When Mercedes-Benz announced the A-Class saloon last year, we thought the CLA had been consigned to the history books. We were wrong. The new CLA is alive and kicking, borrowing much from the A-Class – on which it is based – this sleek four-door-coupe offers a sportier and more exclusive package than its sibling.
The CLA is longer and wider than the forthcoming A-Class saloon, promising a more dynamic driving experience.
For those looking at a C-Class, if rear legroom is not a priority then the CLA could be a more cost-effective and stylish alternative.
UK prices start at £30,325 (P11D), for the entry-level CLA 180. Only AMG Line trim is available, with the option of Premium or Premium Plus equipment lines.
Only petrol models are available to order at the moment, although the RDE2-compliant 220d diesel will make its way here by the time the car is available in the summer.
For now, the CLA 180 is the most frugal, with CO2 emissions of 123g/km and the promise of 42-47mpg average fuel economy.
It uses a 1.3-litre turbocharged petrol, delivering 136PS. A more potent version, badged CLA 200 pumps out 163PS and emits just 1g/km more CO2.
The more potent 2.0-litre petrol engine is good for 190PS, but its 139g/km CO2 figure is likely to deter fleet customers.
As the engines are lifted straight from the A-Class it was a case of ‘business-as-usual’. All models perform well, with the larger capacity versions providing a more refined experience.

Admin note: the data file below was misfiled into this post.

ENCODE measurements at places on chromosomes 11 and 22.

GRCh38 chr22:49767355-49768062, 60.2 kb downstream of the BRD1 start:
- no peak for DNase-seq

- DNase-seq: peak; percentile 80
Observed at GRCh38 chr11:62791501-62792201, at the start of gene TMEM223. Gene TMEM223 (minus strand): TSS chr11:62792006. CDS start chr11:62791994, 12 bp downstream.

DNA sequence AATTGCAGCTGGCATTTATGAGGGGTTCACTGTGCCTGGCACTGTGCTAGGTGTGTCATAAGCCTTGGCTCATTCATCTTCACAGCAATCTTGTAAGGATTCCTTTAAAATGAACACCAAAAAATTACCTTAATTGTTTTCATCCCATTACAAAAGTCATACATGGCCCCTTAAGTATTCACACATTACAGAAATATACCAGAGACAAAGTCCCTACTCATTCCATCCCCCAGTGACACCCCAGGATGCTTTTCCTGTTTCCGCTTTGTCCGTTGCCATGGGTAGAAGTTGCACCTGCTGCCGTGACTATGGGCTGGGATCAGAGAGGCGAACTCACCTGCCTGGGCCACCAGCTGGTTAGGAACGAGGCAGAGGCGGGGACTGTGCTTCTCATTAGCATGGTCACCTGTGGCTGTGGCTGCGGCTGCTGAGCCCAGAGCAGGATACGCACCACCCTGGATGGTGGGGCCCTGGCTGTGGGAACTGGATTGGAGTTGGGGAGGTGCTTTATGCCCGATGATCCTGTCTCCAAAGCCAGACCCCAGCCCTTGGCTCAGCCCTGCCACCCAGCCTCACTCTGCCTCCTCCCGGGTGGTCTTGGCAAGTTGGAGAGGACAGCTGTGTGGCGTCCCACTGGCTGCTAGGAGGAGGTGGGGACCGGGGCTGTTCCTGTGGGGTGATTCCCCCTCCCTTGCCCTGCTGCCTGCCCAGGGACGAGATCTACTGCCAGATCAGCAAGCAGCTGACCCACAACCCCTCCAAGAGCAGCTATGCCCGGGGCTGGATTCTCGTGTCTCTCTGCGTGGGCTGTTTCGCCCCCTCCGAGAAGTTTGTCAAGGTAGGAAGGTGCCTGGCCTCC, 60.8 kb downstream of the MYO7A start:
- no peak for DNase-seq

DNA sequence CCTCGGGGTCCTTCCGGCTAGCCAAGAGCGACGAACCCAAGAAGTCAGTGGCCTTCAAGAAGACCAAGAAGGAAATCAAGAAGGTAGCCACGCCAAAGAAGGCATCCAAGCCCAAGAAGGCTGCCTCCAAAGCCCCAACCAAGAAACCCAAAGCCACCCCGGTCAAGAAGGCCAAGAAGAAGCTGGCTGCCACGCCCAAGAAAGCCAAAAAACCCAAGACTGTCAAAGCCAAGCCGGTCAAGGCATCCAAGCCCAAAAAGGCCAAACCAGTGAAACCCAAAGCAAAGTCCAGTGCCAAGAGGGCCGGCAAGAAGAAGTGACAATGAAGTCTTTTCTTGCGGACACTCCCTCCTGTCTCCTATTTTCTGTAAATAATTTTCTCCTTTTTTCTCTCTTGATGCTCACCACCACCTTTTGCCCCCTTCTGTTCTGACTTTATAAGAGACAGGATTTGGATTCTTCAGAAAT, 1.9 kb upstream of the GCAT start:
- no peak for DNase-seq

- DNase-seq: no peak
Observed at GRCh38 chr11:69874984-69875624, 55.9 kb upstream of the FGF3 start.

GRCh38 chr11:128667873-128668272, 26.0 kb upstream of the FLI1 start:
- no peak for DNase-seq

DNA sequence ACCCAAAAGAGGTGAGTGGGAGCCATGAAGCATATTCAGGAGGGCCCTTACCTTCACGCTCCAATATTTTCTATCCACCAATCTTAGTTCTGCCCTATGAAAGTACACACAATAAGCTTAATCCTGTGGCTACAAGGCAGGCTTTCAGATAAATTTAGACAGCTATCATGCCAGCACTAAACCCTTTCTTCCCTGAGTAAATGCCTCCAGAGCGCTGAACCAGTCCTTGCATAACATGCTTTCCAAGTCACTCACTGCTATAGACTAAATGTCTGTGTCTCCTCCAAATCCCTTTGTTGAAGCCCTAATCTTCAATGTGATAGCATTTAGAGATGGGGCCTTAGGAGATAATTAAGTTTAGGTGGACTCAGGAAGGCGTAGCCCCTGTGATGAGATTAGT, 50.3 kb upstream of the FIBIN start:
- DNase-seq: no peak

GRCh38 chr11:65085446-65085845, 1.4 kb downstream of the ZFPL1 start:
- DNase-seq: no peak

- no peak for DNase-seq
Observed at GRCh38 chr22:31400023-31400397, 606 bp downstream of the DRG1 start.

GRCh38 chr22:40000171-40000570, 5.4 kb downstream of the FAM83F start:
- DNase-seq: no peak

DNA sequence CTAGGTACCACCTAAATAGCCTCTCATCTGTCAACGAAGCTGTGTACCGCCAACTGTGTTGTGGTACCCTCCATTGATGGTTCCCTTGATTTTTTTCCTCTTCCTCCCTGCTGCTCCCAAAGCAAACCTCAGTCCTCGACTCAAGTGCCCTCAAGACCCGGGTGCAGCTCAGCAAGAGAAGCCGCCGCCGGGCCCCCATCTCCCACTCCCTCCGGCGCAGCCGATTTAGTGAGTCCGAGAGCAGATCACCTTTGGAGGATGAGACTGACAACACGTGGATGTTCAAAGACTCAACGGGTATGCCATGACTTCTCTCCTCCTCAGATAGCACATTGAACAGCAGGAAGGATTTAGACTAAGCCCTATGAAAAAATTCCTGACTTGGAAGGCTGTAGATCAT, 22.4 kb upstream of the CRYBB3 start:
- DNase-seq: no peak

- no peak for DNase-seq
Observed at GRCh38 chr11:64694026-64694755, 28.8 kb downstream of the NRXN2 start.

We also tested the diesel and found it to provide excellent performance and return great fuel economy. Official figures are yet to be released, but during our test the trip computer was reading almost 60mpg. RDE2 certification means fleet drivers will pay less tax too.
We were also able to drive the 180d, although it’s not confirmed for UK sale yet it is more than adequate and does a decent enough job of hauling the CLA around.
With any engine, we were especially impressed by how quiet the CLA is on the move. Wind noise is minimal, even at high speeds – as we discovered on our German test-route.
Front seat passengers may find the A-Class-derived seats are less comfortable than those offered in a C-Class. It’s due to the headrest being part of the seat, rather than a separate item with height adjustment.
With its dashboard lifted from the A-Class, the CLA enjoys the same classy interior as the hatchback.
Premium models and above get a pair of 10.25-inch screens providing digital instruments and infotainment. It’s a setup originally derived from the S-Class.
The use of high quality materials, ambient lighting and a minimalist approach to switchgear lifts the interior’s premium feel.
In the rear, leg and head room is limited despite the car being larger than its predecessor. The boot is spacious, offering 460 litres, although the opening is quite small.
There is no shortage of gadgets available on the CLA. It benefits from Mercedes’ latest driver assistance package (£1,495), which provides adaptive cruise control that can automatically adjust to changing speed limits, lane keep assist that can change lanes automatically once you activate the indicator and blind spot monitoring.
Drivers can control a range of car functions using the voice-activated “Hey Mercedes” concierge system. The car can also link to a phone app for enhanced connectivity.
The CLA sets itself apart from the A-Class range with subtle styling tweaks, a more driver-focussed chassis and a high level of equipment across the range. It provides fleet customers with a more exclusive package, sportier styling and still works out cheaper than a C-Class – although outright practicality is at a disadvantage.
Running cost data is not yet available for this model.